Monday, February 27, 2012

Lavender Pit, Bisbee, Arizona


And while the Copper Queen was the largest underground copper mine, this is the Lavender Pit, the world's largest open copper pit. It was opened in the 1950's when the copper veins underground started to diminish. It is not named for the color of the ground, but for the mine supervisor at the time, Harrison Lavender.


It, too, was abandoned in 1975 when the Copper Queen mine was closed. The pit cover 351 acres, is 900 feet deep (which would be equivalent to a 90 story skyscraper) which is a result of more than 350 million tons of material being removed. Today it is fenced in with observation areas so that you can take snapshots.

One of the byproducts of copper mining at the Lavender Pit was that of some of the finest turquoise in the world, known as Bisbee (what else?) Turquoise. At the beginning of excavation of the pit, the remnants of copper with huge veins of turquoise were loaded in dump trucks and taken to the company dump. Employees started to take it home in lunchboxes and backpacks and by the end of the mining operations more than a ton of this type of turquoise had been removed. Since the mine is closed and no more turquoise is being extracted, Bisbee Turquoise goes for some eye popping prices on eBay and other sites.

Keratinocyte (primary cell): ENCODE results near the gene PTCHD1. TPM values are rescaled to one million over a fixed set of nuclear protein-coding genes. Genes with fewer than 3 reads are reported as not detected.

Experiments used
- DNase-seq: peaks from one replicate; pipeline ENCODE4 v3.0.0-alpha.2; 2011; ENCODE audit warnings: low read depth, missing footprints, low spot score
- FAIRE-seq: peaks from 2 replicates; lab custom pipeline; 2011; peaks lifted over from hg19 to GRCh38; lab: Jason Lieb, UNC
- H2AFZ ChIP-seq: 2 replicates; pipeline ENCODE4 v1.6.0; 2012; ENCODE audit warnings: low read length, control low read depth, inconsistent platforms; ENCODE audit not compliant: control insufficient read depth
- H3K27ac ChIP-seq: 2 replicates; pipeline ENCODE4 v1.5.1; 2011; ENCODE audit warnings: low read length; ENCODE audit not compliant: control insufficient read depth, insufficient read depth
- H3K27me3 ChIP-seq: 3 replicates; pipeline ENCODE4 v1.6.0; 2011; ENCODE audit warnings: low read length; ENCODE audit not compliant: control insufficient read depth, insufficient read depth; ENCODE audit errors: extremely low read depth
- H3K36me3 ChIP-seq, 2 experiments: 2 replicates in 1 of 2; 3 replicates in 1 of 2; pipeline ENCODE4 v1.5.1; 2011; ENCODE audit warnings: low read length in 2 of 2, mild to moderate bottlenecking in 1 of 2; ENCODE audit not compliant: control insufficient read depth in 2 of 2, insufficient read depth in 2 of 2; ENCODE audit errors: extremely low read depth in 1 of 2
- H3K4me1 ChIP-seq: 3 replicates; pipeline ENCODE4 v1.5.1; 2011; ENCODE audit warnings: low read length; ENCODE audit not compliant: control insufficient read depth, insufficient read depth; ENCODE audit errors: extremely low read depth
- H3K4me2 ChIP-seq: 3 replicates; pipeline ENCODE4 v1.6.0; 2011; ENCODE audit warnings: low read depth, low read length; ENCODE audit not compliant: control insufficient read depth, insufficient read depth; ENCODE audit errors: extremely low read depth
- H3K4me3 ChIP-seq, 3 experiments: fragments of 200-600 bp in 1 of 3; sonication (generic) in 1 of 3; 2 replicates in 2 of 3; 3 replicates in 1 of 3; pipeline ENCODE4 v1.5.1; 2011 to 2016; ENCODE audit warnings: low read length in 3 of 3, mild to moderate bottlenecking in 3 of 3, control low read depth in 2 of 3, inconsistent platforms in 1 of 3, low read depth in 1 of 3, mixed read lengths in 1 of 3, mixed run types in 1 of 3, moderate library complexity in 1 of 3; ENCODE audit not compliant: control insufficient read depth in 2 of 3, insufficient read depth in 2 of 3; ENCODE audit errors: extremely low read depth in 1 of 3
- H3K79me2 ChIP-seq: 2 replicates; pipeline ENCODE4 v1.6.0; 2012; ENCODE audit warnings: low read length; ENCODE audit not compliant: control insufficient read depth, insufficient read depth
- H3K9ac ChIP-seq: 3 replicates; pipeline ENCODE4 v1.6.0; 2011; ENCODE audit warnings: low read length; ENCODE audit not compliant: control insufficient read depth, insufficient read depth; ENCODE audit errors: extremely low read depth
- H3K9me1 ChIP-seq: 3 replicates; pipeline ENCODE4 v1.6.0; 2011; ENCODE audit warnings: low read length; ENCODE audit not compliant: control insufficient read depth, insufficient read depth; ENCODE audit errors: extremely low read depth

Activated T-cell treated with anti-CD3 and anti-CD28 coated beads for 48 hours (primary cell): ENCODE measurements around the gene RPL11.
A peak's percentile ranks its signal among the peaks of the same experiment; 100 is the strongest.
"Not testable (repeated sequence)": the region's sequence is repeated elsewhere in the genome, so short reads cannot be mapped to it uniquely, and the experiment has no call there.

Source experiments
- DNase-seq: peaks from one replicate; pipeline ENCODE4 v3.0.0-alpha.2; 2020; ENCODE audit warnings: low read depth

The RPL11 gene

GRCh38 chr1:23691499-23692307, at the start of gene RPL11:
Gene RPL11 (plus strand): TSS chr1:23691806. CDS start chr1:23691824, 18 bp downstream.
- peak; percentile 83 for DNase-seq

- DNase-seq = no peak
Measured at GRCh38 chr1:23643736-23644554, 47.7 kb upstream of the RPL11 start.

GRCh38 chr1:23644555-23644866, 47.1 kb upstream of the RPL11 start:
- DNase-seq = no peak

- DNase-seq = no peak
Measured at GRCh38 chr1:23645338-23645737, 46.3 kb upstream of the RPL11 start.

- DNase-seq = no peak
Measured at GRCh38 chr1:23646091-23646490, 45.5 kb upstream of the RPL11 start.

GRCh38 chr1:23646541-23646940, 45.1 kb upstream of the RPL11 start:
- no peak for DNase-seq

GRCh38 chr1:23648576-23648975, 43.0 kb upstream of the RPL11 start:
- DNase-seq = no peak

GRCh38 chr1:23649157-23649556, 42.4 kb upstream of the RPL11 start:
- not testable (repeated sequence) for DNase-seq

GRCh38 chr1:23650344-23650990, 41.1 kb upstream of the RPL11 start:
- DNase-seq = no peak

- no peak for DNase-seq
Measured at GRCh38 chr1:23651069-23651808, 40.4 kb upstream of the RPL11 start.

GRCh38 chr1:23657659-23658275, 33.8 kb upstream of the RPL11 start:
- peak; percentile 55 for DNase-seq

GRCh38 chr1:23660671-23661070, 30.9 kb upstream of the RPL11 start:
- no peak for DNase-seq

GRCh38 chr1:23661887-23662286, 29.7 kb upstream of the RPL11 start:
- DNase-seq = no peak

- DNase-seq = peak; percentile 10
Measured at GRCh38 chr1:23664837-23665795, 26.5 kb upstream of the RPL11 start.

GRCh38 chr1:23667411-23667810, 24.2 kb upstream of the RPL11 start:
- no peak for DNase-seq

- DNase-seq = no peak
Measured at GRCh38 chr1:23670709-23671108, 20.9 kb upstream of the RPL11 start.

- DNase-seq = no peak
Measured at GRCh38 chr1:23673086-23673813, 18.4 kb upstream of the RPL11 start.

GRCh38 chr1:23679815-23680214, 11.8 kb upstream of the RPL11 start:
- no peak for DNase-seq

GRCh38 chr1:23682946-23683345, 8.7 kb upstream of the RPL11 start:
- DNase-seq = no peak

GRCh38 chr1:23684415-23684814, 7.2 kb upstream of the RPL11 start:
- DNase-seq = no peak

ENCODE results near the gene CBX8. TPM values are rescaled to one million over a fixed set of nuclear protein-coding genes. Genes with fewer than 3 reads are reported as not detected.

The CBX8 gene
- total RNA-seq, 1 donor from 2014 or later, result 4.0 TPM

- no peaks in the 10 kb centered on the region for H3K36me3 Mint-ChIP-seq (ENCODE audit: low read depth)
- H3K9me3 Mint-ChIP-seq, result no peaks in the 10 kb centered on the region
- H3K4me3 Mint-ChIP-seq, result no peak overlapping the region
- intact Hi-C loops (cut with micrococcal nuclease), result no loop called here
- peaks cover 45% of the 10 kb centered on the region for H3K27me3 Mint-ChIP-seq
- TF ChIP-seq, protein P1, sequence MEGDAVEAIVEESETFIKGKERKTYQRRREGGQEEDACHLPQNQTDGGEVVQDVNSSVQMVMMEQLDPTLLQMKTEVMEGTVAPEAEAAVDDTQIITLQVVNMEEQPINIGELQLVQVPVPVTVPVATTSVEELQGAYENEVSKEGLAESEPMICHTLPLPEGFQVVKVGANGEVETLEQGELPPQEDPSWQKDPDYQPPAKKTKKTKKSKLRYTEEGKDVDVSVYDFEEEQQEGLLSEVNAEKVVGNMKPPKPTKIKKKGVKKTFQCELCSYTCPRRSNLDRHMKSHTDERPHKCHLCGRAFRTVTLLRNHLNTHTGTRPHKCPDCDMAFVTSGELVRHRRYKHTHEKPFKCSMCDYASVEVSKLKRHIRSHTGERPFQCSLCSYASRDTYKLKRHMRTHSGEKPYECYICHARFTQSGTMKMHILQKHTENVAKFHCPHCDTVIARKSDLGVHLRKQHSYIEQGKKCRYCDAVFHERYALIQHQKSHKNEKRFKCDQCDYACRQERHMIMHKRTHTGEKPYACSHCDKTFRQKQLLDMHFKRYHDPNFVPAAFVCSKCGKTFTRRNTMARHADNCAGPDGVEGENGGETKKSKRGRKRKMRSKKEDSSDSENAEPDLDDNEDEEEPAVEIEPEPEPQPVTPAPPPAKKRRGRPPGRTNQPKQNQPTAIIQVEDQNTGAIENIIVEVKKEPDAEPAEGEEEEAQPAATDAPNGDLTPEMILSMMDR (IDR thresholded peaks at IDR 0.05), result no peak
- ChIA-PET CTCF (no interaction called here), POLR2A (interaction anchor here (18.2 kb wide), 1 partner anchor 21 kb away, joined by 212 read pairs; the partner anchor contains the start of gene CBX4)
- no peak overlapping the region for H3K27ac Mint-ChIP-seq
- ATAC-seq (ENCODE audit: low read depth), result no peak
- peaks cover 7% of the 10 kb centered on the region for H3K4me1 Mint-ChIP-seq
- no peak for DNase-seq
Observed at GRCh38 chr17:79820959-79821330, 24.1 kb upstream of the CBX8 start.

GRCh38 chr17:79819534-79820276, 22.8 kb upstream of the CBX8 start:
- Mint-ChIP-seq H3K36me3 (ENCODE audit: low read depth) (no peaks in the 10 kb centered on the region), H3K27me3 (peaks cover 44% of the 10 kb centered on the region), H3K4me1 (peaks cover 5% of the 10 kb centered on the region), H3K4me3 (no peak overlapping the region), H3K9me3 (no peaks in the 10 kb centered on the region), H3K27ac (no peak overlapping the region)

5 comments:

dinahmow said...

Named for Mr. Lavender, but it does have a rich violet tinge!

Karen said...

Di: It does especially in the afternoon when the sun is going down.

Carolina said...

I'm in two minds: it is a scar we humans left in the earth, but on the other hand it does look beautiful. And lavenderish too ;-)

Karen said...

Carolina: I'm always amazed by what is considered a tourist site - like this huge hole in the ground.

Anonymous said...

A great place to visit, but the underground mine and the open pit are not the largest copper mines...they never were and never will be. But, still a great place to visit...we do quite frequently.